By Daniel Strauss
08/09/2017 05:02 AM EDT
Rep. Mo Brooks did not have to give up his House seat to run in Alabama’s special Senate election. But another Republican, businessman Clayton Hinchman, decided that he would run for Brooks’ seat anyway.
Hinchman, a retired Army Ranger who lost his leg in Iraq and now works for a defense firm based out of Huntsville, said he will continue running whether or not Brooks advances in the race for Attorney General Jeff Sessions’ old Senate seat. (Brooks, in a separate interview, said he would be on the ballot “in 2018 or 2020 depending on the outcome of the special election.” He also said he isn’t worried about Hinchman.)
In an interview, Hinchman framed himself as a conservative Republican who would take a thoughtful approach to legislating — as opposed, Hinchman said, to the outspoken Brooks.
This transcript has been edited for length and clarity.
Why primary Rep. Brooks? Is this about a larger effort to punish him for challenging Sen. Luther Strange?
No. Not at all. Our candidacy, we came out so early. We were waiting to see how Congressman Brooks would react to the Senate race. I was going to run either way. If he had not run in the Senate, I probably would have just made my announcement a little bit later, maybe in the fall timeframe, but as soon as he made his announcement that he’s going to be running for Senate, we immediately announced, with no backing from anybody.
We haven’t gone at Congressman Brooks or attacked him in any way. We’re not trying to undermine the Senate race or support any other candidate. This is about us and our campaign, getting our name on the national scale and then fundraising and fundraising.
You’ve taken advice from Ward Baker, the former NRSC executive director who helped Mitch McConnell build and maintain his Senate majorities. That seems like a signal that this campaign is part of something bigger than your typical local primary.
Ward reached out to us after we announced. I didn’t know Ward at all. We announced and then about five weeks later he reached out to us, one of my volunteers actually. But he’s not actively supporting our campaign. It was him being a Marine veteran talking to me … I wouldn’t say it was advice, it was feedback of what to expect switching from being a business professional.
So why challenge Brooks? What’s been your problem with his tenure as a congressman?
I’m a businessman. I sold my first business last year and am actively trying to grow another small business and I think that some of the biggest issues we have in north Alabama are not being represented on the business side. … You have Congressman Brooks actively working against the Defense Appropriations Act, has actively worked to shut down the government and a lot of people here in our district felt that he was trying to prove a political point on the backs of the people. It didn’t do anything to help the deficit because he didn’t attack mandatory spending or the GDP. He was focused on making a political point and a lot of people were hurt by that.
We’re hurting our national defense, we’re shutting down the federal government. We’re hurting the people because we don’t know where the paychecks come from. Those things really hurt my community and my family and my friends. So if somebody’s going to stand up and complain about it I’d rather just put myself out there and see if we can make a change.
At this point do you expect Brooks to fail to make it to the runoff or not?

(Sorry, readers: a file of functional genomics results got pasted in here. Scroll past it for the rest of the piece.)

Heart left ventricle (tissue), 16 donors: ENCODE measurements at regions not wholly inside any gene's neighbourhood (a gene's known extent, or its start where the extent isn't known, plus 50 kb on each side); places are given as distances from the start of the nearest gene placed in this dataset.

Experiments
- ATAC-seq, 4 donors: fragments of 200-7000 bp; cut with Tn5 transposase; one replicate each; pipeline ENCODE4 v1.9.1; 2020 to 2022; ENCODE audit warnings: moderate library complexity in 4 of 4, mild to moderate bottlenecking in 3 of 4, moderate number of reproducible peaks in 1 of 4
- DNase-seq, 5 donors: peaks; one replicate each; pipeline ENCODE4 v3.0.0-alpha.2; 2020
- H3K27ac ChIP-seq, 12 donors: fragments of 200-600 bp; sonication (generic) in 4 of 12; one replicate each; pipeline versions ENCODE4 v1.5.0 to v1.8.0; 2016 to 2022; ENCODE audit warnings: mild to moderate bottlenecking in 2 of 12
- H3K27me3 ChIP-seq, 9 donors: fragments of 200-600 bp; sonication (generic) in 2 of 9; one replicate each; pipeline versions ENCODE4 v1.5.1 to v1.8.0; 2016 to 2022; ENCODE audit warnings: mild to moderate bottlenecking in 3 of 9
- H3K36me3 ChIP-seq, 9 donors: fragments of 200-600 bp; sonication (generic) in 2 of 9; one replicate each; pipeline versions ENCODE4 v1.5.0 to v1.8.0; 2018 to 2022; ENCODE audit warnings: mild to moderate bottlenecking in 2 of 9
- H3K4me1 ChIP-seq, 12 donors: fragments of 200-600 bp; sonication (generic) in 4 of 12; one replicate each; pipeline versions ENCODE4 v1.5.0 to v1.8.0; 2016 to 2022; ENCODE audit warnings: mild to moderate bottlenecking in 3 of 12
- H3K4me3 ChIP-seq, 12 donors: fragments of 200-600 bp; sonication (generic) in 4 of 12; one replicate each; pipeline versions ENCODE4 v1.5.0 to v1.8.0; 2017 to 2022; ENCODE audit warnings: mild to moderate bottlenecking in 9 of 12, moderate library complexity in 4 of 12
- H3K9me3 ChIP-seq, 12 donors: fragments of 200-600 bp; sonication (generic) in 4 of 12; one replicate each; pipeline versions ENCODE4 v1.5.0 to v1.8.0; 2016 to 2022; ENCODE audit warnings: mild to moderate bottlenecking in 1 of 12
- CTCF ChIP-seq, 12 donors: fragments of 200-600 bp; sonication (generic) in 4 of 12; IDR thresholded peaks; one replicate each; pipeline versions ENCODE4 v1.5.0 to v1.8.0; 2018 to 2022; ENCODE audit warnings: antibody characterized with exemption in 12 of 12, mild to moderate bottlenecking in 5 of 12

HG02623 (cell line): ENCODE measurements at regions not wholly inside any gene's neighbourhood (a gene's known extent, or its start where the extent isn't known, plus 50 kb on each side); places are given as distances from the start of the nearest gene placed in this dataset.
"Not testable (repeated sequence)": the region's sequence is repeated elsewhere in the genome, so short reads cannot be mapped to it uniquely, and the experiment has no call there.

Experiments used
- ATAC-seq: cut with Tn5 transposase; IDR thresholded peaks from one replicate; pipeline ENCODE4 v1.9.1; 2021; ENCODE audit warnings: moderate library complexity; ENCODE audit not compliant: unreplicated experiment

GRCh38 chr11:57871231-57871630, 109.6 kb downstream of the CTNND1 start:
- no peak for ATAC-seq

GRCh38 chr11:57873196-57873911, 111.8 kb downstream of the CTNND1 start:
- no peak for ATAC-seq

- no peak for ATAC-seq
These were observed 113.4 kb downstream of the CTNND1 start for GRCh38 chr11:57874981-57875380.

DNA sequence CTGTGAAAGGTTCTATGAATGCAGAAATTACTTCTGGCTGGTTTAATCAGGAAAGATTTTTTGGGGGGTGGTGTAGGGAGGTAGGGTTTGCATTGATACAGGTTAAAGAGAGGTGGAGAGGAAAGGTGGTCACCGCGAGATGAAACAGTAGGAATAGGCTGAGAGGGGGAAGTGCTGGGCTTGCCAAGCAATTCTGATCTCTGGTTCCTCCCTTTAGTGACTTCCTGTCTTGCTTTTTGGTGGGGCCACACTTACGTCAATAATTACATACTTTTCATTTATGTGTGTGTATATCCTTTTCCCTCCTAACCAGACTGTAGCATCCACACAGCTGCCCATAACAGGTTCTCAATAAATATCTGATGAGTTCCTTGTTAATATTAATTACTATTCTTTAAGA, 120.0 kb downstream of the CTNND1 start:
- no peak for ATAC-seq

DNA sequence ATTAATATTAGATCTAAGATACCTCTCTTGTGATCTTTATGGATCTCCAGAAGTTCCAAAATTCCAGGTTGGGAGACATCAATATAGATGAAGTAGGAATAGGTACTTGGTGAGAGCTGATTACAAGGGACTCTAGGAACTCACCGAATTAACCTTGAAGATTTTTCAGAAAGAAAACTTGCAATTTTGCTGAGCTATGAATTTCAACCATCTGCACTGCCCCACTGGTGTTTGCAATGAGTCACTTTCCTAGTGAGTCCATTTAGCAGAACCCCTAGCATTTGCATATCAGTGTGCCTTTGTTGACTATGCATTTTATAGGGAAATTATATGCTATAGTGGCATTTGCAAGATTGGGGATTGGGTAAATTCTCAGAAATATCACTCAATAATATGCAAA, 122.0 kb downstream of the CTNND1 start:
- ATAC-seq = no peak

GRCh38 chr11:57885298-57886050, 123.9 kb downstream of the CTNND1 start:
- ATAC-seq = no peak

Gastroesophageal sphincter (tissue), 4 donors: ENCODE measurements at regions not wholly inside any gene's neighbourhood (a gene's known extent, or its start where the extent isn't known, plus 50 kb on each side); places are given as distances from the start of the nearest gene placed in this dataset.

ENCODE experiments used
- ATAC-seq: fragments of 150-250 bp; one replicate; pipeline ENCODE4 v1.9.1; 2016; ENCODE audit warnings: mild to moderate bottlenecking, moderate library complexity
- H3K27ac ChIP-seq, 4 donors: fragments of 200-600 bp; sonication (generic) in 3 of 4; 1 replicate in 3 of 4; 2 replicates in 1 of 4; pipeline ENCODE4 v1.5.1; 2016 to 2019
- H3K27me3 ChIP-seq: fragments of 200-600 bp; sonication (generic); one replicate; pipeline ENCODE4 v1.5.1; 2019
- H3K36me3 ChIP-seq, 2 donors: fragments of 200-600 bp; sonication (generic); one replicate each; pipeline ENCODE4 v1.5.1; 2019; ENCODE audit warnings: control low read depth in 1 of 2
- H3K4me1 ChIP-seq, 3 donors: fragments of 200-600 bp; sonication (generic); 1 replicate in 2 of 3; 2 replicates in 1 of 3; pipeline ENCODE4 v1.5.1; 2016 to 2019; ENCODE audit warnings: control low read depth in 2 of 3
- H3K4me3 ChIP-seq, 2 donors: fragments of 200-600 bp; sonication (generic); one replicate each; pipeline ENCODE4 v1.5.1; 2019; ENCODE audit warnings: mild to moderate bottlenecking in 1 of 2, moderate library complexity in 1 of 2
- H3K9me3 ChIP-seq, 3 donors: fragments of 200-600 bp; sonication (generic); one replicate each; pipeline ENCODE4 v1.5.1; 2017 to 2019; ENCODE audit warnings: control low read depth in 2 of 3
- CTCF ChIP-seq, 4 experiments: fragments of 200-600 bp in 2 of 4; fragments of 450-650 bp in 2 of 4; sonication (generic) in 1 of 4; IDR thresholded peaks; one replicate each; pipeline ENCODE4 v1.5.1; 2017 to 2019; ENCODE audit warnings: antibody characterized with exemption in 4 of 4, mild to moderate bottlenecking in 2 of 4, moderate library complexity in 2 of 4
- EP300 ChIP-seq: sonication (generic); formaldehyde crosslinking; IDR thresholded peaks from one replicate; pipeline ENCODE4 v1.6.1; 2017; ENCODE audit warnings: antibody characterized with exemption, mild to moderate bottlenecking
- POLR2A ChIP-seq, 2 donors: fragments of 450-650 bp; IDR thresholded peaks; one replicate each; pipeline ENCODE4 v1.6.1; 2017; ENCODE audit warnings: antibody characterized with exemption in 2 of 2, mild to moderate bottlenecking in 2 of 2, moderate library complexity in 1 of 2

I have to be honest with you, I have no idea. I honestly — I don’t know. It depends on how the people of Alabama view his candidacy. There’s a lot to do with Luther and I don’t know with Sen. Strange how the people are going to view him with Gov. [Robert] Bentley and all of the negative things that Congressman Brooks has said about President [Donald] Trump, how the people are going to react. I wouldn’t even begin to speculate.
Is it better for your candidacy if Brooks makes the runoff or not?
I don’t know. If he potentially gets more airtime it hurts us and potentially helps us if he spends all his money I guess.
What kind of House member would you be? Would you align yourself with a group of House Republicans like the TuesdayGroup or, like Brooks, the House Freedom Caucus?
Nobody has approached us to join any caucus yet so I think we would have to leave all of our options open, but the type of congressman I plan to be is, No. 1, to listen to the voters, to listen to the constituents. The biggest key aspect that I think differentiates our campaign is I actually listen to the people. I know I’m not an expert in any one thing. We have a lot of great leaders in defense, in business, technology and health care in my community. So I plan to keep them on my quick dial so I can say, “How does this actually affect you in the field?”
The most recent FEC filing said you’d raised $10,000 so far. How do you plan to compete with Brooks who right now has more than $700,000 in his campaign account?
We actually started raising money for one week when we had to file that first FEC filing. It makes us look pretty incompetent. Some people came out of the woodwork and maxed us out in the very beginning and we went ahead and just filed a report just to make sure we were following all the rules. We’re doing a lot better now. We’re actively raising funds and people are donating. We have a fundraiser coming up that we’re going to have this quarter. Hopefully, we’ll be able to surprise some folks at our next filing.
Can you give me a ballpark number of how much you’re hoping to raise soon? What’s the next FEC report going to say when I look at it?
We’re trying to get to at least $300,000 by Christmastime. That’s our goal.
Do you expect to be outspent by Brooks throughout a reelection fight if that happens?
Oh yeah definitely. I think we can expect to be outspent. I can expect that much.